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  • Inger T Gram, University of Tromsø, Tromsø
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  • Guri Skeie, University of Tromsø, Tromsø
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  • Nasser Laouali, University Paris-Saclay, University Paris-Sud, Villejuif
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  • Sanam Shah, University Paris-Saclay, University Paris-Sud, Villejuif
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  • Gianluca Severi, University Paris-Saclay, University Paris-Sud, Villejuif
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  • Dagfinn Aune, Imperial Coll London, Imperial College London, UKDRI
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  • Melissa A Merritt, Imperial Coll London, Imperial College London, UKDRI
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  • Manon Cairat, Biomarker Group, Nutrition and Metabolism Section, IARC, Lyon
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  • Elisabete Weiderpass, Office of the Director, International Agency For Research On Cancer.
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  • Elio Riboli, Imperial Coll London, Imperial College London, UKDRI
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  • Laure Dossus, Biomarker Group, Nutrition and Metabolism Section, IARC, Lyon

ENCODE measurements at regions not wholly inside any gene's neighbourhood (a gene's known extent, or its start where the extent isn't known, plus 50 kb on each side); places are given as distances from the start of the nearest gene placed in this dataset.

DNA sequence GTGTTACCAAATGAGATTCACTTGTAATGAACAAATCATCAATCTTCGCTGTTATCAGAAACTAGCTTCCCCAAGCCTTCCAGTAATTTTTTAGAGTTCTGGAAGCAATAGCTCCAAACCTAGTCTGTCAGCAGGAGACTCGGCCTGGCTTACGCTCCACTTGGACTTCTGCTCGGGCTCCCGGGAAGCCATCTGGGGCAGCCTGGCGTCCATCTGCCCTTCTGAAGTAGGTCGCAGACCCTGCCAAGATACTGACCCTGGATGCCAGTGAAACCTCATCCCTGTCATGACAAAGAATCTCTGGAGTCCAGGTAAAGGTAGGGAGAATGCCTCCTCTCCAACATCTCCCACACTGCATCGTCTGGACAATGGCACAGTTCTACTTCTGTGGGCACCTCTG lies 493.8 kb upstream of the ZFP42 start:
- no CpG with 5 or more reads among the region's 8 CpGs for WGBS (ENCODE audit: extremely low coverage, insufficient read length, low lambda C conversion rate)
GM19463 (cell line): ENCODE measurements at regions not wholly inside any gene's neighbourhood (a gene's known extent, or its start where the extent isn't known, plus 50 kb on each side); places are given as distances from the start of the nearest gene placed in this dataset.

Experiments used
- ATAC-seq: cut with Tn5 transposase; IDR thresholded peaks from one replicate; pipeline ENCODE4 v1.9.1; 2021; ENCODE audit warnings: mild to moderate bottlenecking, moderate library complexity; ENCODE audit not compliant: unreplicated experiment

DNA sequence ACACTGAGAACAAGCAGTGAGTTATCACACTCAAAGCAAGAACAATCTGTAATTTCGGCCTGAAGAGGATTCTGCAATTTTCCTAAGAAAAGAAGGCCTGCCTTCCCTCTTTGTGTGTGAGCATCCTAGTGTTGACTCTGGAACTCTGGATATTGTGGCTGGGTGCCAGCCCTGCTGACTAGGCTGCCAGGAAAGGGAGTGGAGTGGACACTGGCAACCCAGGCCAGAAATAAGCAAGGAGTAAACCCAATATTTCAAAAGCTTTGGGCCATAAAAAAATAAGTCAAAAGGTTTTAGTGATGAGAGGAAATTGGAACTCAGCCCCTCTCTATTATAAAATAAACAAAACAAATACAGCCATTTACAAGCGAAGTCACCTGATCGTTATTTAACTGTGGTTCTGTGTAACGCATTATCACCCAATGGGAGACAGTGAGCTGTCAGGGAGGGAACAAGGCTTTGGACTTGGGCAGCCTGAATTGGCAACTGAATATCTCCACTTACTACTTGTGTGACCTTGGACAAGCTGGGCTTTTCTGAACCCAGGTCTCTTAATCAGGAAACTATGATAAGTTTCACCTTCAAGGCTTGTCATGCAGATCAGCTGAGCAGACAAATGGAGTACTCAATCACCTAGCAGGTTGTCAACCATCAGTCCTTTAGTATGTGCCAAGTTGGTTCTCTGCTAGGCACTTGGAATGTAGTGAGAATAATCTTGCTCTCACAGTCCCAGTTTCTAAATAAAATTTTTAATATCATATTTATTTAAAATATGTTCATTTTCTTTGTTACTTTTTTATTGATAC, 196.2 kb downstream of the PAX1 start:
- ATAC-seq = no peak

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  • Paula Jakszyn, Bellvitge Biomedical Research Institute (IDIBELL), Department of Pathology, Bellvitge University Hospital, L'Hospitalet, Barcelona, 08908 Catalonia, Spain.

The role of chronic inflammation on breast cancer (BC) risk remains unclear beyond as an underlying mechanism of obesity and physical activity. We aimed to evaluate the association between the inflammatory potential of the diet and risk of BC overall, according to menopausal status and tumour subtypes. Within the European Prospective Investigation into Cancer and Nutrition cohort, 318,686 women were followed for 14 years, among whom 13,246 incident BC cases were identified. The inflammatory potential of the diet was characterized by an inflammatory score of the diet (ISD). Multivariable Cox regression models were used to assess the potential effect of the ISD on BC risk by means of hazard ratios (HR) and 95% confidence intervals (CI). ISD was positively associated with BC risk. Each increase of one standard deviation (1-Sd) of the score increased by 4% the risk of BC (HR = 1.04; 95% CI 1.01-1.07). Women in the highest quintile of the ISD (indicating a most pro-inflammatory diet) had a 12% increase in risk compared with those in the lowest quintile (HR = 1.12; 95% CI 1.04-1.21) with a significant trend. The association was strongest among premenopausal women, with an 8% increased risk for 1-Sd increase in the score (HR = 1.08; 95% CI 1.01-1.14). The pattern of the association was quite homogeneous by BC subtypes based on hormone receptor status. There were no significant interactions between ISD and body mass index, physical activity, or alcohol consumption. Women consuming more pro-inflammatory diets as measured by ISD are at increased risk for BC, especially premenopausal women.

OriginalsprogEngelsk
TidsskriftEuropean Journal of Epidemiology
ISSN0393-2990
DOI
StatusE-pub ahead of print - 20 jun. 2021